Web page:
Guide to hip replacement surgery

There is little doubt that advancements in medicine have changed lives, and hip replacements are a case in point. If you think you may need such an operation, here's what you need to know about the procedure.

Hip replacement surgery

Pic: Getty

About hip replacements
The hip joint is one of the largest joints in the body. The bones of this 'ball and socket' joint are connected to each other with ligaments, and surrounded by cartilage that prevents them from rubbing against each other.

When the joint itself, or the cartilage that surrounds it, becomes damaged, it can cause pain that leads to problems with certain movements, such as walking or driving. A hip replacement does exactly what it says on the tin - the damaged joint is replaced with an artificial one, and most patients report a significant reduction in pain, or improved movement, following the procedure.

Often age-related, hip replacements are most commonly carried out on adults between the ages of 60 and 80. Wear and tear to the cartilage caused by osteoarthritis is often a cause of pain and impaired movement, while rheumatoid arthritis sometimes causes the immune system to attack the lining of the joint, leading to pain and stiffness. A fall or similar trauma to the joint itself that causes significant damage may also mean the hip needs replacing.

Though uncommon in children and younger adults, those suffering from hip dysplasia (where the hips have formed incorrectly) may sometimes need an operation to improve function and relieve pain.

The procedure
Hip replacements are common in the UK, with the NHS performing more than 70,000 such operations from April 2010 to April 2011. Patients are given a general anaesthetic or epidural while the operation is performed, and the surgery, during which the damaged joint is replaced with a metal alloy or ceramic prosthesis, usually takes between 60 and 90 minutes.

With the surgery over, most patients are encouraged to walk as quickly as possible, with the help of staff, and some are even able to get up the same day. Discomfort is to be expected, and sometimes the legs and feet can become swollen. Patients usually remain in hospital for three to five days.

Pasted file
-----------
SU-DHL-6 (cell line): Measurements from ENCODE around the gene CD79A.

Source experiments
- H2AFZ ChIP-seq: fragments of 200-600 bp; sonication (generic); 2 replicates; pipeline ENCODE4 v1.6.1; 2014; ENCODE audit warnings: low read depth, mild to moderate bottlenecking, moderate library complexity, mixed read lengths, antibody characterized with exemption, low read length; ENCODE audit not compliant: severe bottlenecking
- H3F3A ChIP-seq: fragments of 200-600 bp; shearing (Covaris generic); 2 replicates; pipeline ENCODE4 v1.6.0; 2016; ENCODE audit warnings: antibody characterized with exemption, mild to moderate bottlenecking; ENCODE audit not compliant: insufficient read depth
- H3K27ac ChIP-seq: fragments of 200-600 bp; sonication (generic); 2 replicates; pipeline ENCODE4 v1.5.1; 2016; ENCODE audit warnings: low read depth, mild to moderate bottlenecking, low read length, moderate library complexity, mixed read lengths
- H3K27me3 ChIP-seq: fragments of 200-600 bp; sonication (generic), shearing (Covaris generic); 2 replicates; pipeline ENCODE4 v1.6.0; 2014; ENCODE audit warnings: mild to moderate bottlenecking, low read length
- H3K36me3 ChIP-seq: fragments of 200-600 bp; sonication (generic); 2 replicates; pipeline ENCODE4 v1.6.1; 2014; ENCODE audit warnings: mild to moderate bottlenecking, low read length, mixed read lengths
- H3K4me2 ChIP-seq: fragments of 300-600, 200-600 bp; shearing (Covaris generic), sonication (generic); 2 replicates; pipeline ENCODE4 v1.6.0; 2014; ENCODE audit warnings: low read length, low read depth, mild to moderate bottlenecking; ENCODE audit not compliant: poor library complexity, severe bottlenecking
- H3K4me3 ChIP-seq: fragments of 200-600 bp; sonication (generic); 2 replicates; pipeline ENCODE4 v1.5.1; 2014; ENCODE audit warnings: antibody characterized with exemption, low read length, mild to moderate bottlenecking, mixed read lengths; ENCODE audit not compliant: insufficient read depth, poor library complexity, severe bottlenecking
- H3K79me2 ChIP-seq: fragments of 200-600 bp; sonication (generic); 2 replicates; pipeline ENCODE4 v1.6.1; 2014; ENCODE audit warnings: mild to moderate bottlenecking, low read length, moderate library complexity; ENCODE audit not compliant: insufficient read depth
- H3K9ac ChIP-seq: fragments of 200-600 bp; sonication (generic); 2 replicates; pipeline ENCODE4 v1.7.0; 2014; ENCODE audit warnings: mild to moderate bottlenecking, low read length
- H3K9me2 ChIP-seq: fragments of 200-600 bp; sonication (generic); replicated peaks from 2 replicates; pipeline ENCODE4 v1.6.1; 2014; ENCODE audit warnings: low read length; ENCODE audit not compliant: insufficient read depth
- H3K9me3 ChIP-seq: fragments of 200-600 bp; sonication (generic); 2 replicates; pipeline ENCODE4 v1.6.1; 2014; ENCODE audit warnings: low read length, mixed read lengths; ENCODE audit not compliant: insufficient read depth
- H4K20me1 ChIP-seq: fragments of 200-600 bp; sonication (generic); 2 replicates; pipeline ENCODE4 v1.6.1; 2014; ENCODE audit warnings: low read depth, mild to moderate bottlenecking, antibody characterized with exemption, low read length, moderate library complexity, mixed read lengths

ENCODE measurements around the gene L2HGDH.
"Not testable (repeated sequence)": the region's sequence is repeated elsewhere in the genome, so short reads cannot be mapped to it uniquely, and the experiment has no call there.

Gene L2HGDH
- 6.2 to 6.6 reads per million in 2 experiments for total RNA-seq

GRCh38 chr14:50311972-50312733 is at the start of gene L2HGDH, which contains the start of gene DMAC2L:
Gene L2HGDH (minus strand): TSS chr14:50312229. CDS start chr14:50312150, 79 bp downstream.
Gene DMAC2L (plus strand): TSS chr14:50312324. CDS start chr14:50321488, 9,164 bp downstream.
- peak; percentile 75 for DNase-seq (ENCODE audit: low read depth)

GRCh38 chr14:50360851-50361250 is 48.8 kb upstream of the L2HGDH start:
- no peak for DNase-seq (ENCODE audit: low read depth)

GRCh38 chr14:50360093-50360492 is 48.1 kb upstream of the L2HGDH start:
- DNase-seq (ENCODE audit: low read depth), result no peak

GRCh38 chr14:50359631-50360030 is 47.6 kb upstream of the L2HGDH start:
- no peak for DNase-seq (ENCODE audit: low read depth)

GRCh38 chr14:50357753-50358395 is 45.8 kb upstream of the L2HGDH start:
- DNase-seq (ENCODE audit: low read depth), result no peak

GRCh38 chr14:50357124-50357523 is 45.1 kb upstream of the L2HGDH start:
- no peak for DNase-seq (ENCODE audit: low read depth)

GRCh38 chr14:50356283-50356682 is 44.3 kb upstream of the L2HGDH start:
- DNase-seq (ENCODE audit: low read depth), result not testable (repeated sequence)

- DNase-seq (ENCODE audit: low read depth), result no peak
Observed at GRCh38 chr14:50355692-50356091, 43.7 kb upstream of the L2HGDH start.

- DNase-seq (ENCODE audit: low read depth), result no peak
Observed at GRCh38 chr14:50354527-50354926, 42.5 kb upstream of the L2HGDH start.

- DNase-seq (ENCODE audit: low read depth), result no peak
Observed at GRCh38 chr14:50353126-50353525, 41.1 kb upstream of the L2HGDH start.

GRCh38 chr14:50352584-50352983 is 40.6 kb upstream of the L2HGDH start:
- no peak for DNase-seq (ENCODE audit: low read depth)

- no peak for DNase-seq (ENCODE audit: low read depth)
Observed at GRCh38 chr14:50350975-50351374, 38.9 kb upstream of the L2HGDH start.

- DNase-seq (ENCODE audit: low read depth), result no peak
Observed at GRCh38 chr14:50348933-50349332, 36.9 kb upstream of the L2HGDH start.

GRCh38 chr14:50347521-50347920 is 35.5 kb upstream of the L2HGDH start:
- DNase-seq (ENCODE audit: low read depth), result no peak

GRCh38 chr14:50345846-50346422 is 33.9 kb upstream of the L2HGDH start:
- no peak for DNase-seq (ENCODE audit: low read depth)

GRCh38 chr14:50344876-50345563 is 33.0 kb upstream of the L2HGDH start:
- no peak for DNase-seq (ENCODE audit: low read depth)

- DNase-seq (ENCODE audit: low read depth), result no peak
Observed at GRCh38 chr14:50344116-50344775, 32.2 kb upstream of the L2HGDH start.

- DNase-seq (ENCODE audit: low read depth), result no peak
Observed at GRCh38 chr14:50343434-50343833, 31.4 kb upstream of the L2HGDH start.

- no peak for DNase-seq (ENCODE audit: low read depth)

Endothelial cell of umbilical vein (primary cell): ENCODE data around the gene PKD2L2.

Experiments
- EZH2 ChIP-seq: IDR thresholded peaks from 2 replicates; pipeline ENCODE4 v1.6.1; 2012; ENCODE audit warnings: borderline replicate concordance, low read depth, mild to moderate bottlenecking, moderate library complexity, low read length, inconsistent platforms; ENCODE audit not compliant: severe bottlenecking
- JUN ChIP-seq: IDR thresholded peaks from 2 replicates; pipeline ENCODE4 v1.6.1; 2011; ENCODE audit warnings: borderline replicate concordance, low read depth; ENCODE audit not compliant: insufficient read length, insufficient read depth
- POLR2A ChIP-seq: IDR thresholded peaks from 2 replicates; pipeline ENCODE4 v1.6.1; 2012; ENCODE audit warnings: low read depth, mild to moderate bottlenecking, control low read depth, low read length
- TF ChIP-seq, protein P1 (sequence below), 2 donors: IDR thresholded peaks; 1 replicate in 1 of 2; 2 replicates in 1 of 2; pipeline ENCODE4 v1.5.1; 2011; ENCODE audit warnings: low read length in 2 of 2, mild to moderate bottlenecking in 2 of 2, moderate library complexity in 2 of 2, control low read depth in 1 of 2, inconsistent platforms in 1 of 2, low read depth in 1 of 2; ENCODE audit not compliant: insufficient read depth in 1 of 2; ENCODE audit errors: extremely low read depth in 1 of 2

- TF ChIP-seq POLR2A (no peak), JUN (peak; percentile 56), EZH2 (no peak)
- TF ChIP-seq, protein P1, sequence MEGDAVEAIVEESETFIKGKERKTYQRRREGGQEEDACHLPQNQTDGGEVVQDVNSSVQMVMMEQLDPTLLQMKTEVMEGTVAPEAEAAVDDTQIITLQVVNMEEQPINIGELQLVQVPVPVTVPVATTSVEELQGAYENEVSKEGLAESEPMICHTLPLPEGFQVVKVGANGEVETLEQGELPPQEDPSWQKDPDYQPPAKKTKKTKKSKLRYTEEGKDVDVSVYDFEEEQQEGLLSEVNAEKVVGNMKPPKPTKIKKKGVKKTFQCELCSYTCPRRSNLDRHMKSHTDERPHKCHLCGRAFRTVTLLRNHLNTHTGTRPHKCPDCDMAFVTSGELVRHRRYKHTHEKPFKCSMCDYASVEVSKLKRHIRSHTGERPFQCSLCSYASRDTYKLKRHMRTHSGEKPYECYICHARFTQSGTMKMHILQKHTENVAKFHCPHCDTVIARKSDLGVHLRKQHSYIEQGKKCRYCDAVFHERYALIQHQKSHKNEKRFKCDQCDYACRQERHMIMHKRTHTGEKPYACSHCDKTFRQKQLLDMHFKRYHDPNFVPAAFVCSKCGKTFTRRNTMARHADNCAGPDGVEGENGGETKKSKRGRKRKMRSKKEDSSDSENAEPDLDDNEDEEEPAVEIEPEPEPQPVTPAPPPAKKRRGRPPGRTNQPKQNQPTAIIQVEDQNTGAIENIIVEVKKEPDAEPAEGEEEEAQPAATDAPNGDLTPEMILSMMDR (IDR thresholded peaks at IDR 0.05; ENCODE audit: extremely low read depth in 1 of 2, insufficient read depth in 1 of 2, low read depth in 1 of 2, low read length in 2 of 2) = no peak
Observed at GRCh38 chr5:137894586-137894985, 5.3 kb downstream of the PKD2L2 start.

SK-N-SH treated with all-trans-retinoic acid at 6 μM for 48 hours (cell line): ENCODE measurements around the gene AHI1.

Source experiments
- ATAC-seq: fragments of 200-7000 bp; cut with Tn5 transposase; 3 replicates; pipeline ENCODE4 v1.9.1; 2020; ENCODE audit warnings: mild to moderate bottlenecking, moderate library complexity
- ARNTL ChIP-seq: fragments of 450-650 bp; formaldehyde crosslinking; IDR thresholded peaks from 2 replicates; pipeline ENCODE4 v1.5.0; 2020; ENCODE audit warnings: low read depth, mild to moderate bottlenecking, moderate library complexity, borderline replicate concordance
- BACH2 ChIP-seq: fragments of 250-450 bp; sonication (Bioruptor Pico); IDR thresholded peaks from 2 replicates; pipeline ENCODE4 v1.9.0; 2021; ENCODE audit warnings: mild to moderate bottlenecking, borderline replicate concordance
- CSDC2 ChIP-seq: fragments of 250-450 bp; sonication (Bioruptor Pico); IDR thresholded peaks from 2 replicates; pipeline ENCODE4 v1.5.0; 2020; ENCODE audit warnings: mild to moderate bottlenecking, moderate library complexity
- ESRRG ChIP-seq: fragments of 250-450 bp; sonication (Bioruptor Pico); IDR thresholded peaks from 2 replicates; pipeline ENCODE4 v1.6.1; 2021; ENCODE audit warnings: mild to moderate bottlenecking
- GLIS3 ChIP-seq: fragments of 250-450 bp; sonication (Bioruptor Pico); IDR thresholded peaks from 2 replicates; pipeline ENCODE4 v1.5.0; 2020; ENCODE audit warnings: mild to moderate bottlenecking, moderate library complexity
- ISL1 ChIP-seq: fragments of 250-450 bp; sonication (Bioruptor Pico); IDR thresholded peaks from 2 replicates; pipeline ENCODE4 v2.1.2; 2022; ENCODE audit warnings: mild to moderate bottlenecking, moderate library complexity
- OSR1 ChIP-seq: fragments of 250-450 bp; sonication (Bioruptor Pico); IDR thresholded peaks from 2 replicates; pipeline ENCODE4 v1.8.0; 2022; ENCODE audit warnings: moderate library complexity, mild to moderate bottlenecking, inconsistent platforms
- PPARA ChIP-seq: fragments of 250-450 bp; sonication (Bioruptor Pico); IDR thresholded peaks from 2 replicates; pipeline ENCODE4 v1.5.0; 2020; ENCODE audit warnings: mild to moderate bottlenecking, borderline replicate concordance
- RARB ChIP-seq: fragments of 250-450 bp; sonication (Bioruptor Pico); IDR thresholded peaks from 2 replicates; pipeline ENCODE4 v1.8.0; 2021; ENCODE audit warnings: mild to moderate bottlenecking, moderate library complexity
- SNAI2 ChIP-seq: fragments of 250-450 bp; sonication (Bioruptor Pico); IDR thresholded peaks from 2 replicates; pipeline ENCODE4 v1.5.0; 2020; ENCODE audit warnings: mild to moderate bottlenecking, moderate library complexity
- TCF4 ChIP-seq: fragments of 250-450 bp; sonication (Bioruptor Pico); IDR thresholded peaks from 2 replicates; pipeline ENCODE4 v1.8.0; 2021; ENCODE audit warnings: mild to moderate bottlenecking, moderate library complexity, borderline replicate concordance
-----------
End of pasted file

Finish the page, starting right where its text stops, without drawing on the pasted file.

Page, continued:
Recovery and rehabilitation can be a painful process, and patients will need a walking aid for four to six weeks after the op, followed by a gentle exercise programme designed to regain and then improve use of the replacement joint. At this stage, patients will be advised to take care with certain movements or activities.

Often, patients are back to normal day-to-day activities with two or three months, but it can take up to a year to fully benefit from the new hip.

In the longer term, the surgeon who performed the operation will generally want to see the patient again after twelve months, just to check that all is working as it should, and an X-ray every five years will ensure that the hip joint is not loosening.

Risks and complications
In the immediate aftermath of the operation, any redness, fluid or increase in pain in the joint may be cause for concern, and patients should contact their GP to get things checked out.

According to the NHS, hip dislocation occurs in around one in 20 cases, and this requires further surgery, but the most common problem associated with hip replacements is loosening of the joint, which usually occurs 10 to 15 years after the initial surgery. Wear and tear can also occur, with metal-on-metal implants particularly prone to accelerated wear, so an annual check for these types of replacements is advised.

More serious complications include blood clots or infection of the tissue around the new hip joint, but these are uncommon, affecting fewer than one in 100 patients.

Though there are alternatives, a hip replacement could significantly improve quality of life for those suffering from arthritis-related problems or a hip fracture. If you think it could help you, visit your GP to further discuss the options.

Have you had a hip replacement? Did it improve your life? Leave your comments below...